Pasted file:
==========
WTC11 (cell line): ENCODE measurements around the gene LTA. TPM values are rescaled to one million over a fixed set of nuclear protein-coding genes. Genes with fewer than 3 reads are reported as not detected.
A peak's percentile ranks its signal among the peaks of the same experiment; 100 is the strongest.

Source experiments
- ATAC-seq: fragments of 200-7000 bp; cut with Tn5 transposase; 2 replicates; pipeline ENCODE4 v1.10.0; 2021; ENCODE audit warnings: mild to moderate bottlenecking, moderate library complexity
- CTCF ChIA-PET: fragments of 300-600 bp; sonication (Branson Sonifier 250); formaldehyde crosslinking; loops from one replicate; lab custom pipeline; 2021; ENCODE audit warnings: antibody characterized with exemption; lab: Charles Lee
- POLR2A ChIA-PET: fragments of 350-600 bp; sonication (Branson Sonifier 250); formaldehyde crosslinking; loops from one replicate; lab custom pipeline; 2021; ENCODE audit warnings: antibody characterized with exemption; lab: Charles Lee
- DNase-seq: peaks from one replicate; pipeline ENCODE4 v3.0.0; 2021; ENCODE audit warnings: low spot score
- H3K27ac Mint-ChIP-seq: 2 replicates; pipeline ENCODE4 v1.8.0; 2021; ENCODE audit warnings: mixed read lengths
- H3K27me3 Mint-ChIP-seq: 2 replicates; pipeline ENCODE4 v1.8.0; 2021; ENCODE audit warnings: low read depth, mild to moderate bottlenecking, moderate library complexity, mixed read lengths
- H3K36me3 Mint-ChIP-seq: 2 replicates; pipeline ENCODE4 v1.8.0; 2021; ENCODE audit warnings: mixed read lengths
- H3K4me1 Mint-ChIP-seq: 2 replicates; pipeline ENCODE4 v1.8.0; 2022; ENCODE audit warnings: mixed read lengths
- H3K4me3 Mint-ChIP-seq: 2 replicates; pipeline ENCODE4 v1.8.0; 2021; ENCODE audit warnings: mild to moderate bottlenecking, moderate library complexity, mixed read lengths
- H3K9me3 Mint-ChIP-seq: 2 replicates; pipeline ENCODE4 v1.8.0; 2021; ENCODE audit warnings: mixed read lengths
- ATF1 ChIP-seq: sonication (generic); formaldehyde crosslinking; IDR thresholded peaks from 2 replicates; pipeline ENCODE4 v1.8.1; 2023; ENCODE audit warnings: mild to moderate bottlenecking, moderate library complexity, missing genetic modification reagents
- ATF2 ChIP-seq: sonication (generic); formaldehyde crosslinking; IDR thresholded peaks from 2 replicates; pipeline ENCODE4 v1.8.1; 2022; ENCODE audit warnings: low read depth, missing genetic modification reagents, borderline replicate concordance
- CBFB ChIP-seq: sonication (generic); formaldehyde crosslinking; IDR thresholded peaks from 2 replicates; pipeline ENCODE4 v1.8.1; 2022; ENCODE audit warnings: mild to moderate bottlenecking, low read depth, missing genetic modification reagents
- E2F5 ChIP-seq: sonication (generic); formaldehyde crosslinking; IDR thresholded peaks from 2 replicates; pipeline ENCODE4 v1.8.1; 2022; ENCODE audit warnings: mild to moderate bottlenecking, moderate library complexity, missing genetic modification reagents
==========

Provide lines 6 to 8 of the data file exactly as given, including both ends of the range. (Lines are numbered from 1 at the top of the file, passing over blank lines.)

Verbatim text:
- POLR2A ChIA-PET: fragments of 350-600 bp; sonication (Branson Sonifier 250); formaldehyde crosslinking; loops from one replicate; lab custom pipeline; 2021; ENCODE audit warnings: antibody characterized with exemption; lab: Charles Lee
- DNase-seq: peaks from one replicate; pipeline ENCODE4 v3.0.0; 2021; ENCODE audit warnings: low spot score
- H3K27ac Mint-ChIP-seq: 2 replicates; pipeline ENCODE4 v1.8.0; 2021; ENCODE audit warnings: mixed read lengths